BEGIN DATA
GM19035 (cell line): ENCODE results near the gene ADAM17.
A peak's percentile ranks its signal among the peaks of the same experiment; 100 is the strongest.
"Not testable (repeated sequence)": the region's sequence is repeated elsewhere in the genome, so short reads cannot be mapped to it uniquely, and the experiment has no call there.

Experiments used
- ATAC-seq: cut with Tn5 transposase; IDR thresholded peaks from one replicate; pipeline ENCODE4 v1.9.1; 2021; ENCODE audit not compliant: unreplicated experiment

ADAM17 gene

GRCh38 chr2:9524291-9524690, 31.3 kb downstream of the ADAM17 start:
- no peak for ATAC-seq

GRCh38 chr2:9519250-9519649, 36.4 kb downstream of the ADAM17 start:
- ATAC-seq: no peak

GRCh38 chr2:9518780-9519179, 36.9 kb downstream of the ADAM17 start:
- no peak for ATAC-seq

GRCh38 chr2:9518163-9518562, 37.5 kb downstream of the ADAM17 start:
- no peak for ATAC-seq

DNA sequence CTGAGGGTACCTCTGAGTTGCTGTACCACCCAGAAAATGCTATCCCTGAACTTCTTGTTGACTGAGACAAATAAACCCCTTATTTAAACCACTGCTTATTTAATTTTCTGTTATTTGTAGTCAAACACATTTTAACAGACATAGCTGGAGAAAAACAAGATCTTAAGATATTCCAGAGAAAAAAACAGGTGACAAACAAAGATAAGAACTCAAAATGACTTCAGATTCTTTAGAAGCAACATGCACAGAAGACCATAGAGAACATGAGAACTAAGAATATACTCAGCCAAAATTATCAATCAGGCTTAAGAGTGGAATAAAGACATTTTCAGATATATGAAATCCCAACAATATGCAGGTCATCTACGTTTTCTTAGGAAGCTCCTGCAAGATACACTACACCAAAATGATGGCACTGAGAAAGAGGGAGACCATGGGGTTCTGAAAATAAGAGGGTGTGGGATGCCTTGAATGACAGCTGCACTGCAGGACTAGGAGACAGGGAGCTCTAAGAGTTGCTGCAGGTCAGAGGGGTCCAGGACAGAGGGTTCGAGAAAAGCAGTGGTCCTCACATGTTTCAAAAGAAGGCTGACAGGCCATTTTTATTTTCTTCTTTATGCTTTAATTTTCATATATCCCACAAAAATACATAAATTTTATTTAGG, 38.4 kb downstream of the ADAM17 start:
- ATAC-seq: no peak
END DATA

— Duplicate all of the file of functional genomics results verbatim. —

GM19035 (cell line): ENCODE results near the gene ADAM17.
A peak's percentile ranks its signal among the peaks of the same experiment; 100 is the strongest.
"Not testable (repeated sequence)": the region's sequence is repeated elsewhere in the genome, so short reads cannot be mapped to it uniquely, and the experiment has no call there.

Experiments used
- ATAC-seq: cut with Tn5 transposase; IDR thresholded peaks from one replicate; pipeline ENCODE4 v1.9.1; 2021; ENCODE audit not compliant: unreplicated experiment

ADAM17 gene

GRCh38 chr2:9524291-9524690, 31.3 kb downstream of the ADAM17 start:
- no peak for ATAC-seq

GRCh38 chr2:9519250-9519649, 36.4 kb downstream of the ADAM17 start:
- ATAC-seq: no peak

GRCh38 chr2:9518780-9519179, 36.9 kb downstream of the ADAM17 start:
- no peak for ATAC-seq

GRCh38 chr2:9518163-9518562, 37.5 kb downstream of the ADAM17 start:
- no peak for ATAC-seq

DNA sequence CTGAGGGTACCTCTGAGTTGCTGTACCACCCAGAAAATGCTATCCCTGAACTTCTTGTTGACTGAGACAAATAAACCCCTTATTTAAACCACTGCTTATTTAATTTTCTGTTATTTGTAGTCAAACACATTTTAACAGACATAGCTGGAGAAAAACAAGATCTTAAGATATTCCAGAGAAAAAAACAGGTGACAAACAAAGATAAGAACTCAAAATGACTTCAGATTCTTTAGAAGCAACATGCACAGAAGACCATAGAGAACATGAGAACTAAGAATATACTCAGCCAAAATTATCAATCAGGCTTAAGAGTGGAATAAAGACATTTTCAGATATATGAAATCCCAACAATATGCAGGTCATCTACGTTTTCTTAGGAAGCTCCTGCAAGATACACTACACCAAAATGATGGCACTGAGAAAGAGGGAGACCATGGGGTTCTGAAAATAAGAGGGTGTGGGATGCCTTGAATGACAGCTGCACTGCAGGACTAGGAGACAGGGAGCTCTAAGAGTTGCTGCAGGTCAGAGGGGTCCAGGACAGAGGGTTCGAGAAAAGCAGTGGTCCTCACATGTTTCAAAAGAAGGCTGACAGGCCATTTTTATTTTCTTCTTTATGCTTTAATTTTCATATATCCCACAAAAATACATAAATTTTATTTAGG, 38.4 kb downstream of the ADAM17 start:
- ATAC-seq: no peak